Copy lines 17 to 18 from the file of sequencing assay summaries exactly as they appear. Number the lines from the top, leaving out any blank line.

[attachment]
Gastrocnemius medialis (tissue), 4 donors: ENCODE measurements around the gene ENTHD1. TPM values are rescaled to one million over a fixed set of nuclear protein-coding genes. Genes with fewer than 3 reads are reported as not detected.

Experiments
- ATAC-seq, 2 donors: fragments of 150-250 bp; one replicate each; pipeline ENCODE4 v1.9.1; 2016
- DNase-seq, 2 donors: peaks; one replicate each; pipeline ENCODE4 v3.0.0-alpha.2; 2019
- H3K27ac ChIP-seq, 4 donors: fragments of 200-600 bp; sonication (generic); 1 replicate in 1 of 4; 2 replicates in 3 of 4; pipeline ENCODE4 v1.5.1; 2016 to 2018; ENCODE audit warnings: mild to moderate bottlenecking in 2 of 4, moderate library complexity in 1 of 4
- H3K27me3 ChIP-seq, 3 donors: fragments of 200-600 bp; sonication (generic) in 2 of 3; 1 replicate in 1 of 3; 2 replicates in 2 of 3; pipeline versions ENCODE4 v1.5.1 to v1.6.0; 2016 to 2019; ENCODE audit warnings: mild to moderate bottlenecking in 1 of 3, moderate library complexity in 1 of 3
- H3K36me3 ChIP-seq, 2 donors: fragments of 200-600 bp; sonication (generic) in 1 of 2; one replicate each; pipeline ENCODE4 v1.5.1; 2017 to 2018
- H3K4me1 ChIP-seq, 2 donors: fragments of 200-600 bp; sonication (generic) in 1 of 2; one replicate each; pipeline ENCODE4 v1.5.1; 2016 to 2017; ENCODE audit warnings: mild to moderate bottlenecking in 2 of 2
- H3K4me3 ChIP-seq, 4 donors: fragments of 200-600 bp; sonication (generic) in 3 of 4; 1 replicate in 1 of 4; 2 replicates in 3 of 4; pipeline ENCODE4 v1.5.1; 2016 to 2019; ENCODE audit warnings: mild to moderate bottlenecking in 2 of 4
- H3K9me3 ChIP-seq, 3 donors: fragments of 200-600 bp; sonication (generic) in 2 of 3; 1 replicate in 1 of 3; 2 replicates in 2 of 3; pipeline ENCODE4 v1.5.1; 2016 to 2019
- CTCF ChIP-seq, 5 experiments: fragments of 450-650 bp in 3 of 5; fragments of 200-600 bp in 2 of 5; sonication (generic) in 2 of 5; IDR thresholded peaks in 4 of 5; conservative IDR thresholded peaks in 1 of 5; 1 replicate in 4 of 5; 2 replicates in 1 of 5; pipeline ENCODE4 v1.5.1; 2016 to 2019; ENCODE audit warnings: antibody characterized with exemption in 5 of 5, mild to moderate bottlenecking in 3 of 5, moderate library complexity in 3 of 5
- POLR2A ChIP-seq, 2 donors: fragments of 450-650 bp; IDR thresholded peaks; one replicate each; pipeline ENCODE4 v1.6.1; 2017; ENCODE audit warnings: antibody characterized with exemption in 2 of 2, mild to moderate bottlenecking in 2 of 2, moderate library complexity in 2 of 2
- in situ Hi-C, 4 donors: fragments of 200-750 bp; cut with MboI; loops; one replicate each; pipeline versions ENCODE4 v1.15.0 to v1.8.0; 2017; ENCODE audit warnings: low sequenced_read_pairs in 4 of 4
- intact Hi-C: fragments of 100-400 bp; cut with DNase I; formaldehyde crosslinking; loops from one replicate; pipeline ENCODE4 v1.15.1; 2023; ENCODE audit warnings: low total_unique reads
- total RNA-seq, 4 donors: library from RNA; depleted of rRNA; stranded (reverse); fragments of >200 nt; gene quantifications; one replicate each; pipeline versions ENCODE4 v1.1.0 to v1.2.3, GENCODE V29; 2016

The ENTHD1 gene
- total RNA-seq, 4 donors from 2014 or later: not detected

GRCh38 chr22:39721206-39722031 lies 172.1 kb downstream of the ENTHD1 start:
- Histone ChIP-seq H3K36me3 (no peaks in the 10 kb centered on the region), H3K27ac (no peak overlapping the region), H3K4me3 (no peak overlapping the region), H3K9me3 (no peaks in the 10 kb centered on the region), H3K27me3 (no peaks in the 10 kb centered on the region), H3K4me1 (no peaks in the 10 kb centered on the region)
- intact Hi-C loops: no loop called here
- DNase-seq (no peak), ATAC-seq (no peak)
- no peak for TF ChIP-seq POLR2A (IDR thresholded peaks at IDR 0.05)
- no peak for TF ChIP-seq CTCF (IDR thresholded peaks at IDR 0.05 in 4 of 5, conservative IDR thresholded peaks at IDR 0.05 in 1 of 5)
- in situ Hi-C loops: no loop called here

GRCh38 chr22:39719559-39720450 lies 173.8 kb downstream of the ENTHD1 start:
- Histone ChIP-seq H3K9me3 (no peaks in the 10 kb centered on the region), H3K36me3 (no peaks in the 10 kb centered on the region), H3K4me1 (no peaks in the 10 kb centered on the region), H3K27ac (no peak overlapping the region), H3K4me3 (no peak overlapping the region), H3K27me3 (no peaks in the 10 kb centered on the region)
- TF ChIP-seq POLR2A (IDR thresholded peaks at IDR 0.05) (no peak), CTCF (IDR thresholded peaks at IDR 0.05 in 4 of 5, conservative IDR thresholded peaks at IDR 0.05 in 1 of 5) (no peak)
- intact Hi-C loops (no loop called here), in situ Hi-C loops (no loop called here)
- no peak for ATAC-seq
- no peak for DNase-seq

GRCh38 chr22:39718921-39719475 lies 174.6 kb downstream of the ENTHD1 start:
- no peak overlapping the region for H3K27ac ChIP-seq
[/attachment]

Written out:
- total RNA-seq, 4 donors from 2014 or later: not detected

GRCh38 chr22:39721206-39722031 lies 172.1 kb downstream of the ENTHD1 start: